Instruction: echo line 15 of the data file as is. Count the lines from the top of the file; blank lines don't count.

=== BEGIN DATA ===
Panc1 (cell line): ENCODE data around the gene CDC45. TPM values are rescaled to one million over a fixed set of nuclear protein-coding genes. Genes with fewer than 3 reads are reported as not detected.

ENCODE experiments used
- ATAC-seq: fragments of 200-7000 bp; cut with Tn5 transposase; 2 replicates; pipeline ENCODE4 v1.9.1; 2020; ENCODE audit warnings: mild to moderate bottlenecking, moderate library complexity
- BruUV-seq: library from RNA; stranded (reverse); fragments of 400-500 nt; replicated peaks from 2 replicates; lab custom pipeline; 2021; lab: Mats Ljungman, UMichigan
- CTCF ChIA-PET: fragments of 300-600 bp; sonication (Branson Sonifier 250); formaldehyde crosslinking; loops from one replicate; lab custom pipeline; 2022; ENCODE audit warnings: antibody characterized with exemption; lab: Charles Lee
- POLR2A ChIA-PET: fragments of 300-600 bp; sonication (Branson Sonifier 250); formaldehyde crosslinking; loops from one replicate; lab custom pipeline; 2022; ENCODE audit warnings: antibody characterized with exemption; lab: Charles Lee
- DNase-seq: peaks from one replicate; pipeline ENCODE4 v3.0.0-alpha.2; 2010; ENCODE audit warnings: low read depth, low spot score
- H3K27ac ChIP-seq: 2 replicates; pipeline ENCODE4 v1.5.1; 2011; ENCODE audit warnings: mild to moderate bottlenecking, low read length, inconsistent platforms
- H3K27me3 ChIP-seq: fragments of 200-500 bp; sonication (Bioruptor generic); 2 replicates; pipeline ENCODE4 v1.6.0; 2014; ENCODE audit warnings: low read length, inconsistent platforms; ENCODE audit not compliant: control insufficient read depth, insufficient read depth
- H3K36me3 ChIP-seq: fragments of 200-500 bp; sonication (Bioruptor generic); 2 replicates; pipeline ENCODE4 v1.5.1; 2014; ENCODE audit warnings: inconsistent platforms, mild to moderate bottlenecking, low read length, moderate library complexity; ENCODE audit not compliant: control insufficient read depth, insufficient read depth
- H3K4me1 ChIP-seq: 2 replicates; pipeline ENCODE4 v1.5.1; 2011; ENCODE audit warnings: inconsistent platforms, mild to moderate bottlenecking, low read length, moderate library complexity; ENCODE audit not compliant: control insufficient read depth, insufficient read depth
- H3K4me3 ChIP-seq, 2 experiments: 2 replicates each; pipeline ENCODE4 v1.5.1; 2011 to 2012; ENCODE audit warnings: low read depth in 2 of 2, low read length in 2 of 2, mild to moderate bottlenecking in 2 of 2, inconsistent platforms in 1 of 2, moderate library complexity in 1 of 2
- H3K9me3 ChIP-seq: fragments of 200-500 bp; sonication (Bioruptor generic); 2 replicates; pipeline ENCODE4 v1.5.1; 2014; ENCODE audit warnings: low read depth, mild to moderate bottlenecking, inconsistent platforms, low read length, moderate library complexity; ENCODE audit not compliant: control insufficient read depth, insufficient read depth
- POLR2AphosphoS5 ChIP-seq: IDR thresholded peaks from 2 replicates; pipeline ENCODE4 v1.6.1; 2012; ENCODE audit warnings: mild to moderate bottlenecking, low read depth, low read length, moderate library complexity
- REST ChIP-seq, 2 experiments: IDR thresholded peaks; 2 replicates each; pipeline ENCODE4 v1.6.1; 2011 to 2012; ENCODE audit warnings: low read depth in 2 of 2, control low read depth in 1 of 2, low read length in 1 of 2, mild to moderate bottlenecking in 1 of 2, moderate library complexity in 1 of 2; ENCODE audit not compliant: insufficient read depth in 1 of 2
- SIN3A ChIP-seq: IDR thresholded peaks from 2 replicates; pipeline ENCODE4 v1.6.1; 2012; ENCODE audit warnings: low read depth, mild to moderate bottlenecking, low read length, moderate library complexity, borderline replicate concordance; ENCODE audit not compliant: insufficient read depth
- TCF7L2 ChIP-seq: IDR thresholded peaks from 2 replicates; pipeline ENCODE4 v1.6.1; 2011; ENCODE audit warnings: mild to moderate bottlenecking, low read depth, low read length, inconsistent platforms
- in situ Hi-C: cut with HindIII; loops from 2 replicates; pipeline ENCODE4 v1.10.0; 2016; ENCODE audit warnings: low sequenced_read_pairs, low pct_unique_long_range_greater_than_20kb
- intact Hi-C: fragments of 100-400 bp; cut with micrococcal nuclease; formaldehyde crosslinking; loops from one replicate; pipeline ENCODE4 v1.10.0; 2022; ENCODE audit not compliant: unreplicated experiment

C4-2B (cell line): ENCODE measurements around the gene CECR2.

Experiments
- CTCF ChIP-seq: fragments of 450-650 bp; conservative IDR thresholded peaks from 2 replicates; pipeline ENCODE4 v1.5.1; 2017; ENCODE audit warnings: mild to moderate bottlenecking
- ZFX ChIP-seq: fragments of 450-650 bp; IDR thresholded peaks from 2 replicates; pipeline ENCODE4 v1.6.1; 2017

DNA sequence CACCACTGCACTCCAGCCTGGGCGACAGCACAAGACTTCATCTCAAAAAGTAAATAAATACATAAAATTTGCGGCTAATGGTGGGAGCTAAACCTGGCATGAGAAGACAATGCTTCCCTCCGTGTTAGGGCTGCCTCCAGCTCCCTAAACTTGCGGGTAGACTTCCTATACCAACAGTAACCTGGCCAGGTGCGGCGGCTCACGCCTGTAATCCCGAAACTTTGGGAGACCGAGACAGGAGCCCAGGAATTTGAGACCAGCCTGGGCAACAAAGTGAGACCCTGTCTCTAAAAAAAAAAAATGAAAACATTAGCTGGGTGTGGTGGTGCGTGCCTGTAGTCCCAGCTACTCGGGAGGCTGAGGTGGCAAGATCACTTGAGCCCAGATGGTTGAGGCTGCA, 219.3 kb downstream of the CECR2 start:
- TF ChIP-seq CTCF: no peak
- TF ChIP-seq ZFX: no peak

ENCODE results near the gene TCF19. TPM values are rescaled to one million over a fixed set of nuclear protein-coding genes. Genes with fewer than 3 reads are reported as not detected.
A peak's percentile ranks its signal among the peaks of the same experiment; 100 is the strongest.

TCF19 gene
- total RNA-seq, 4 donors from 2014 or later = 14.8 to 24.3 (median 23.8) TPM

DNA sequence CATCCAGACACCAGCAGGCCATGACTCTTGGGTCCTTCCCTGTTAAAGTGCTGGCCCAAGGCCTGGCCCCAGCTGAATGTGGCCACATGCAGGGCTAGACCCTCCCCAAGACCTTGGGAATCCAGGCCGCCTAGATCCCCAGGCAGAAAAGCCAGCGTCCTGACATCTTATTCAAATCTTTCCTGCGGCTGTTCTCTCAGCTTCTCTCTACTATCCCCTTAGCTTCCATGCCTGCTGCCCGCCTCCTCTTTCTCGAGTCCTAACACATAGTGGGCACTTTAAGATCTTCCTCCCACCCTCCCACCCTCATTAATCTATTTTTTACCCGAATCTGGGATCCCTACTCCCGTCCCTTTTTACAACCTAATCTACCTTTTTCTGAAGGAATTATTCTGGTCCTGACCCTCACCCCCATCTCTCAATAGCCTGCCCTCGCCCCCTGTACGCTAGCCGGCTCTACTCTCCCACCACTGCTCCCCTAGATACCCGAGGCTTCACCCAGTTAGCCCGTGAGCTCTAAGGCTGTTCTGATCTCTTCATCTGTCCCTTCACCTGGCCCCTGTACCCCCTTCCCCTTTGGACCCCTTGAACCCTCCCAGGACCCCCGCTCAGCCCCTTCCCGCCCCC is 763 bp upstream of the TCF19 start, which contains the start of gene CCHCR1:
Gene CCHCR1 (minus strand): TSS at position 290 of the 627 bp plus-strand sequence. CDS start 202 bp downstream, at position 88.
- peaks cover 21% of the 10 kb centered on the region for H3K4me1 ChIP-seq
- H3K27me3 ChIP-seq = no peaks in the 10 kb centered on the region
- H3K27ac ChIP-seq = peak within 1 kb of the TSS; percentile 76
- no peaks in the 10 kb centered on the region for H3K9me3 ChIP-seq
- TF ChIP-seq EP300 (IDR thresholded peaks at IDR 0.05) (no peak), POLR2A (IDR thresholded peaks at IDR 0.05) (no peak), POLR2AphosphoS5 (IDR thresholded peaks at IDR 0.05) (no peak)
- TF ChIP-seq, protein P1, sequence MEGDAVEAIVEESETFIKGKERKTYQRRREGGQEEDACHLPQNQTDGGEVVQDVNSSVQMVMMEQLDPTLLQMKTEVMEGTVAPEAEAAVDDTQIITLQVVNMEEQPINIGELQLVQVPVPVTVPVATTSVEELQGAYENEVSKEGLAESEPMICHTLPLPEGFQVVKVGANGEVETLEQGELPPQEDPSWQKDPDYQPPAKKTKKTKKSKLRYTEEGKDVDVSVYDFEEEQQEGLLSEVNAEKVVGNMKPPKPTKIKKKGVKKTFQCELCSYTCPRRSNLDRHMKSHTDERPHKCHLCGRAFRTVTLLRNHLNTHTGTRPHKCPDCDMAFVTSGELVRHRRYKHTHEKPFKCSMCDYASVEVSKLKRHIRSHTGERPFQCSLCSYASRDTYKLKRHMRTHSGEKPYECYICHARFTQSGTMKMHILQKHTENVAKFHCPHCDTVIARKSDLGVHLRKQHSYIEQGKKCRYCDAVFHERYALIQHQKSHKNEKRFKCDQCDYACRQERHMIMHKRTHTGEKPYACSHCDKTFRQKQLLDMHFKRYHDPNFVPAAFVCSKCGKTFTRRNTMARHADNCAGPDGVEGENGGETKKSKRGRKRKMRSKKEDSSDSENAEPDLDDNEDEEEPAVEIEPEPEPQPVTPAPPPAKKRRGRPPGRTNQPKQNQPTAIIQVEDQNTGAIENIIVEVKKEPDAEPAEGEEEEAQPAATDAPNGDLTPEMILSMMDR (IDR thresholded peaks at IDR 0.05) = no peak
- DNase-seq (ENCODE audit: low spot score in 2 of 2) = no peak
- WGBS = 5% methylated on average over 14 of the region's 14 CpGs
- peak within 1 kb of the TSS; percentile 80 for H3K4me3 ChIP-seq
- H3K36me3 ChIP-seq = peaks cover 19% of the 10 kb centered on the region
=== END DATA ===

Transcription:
- REST ChIP-seq, 2 experiments: IDR thresholded peaks; 2 replicates each; pipeline ENCODE4 v1.6.1; 2011 to 2012; ENCODE audit warnings: low read depth in 2 of 2, control low read depth in 1 of 2, low read length in 1 of 2, mild to moderate bottlenecking in 1 of 2, moderate library complexity in 1 of 2; ENCODE audit not compliant: insufficient read depth in 1 of 2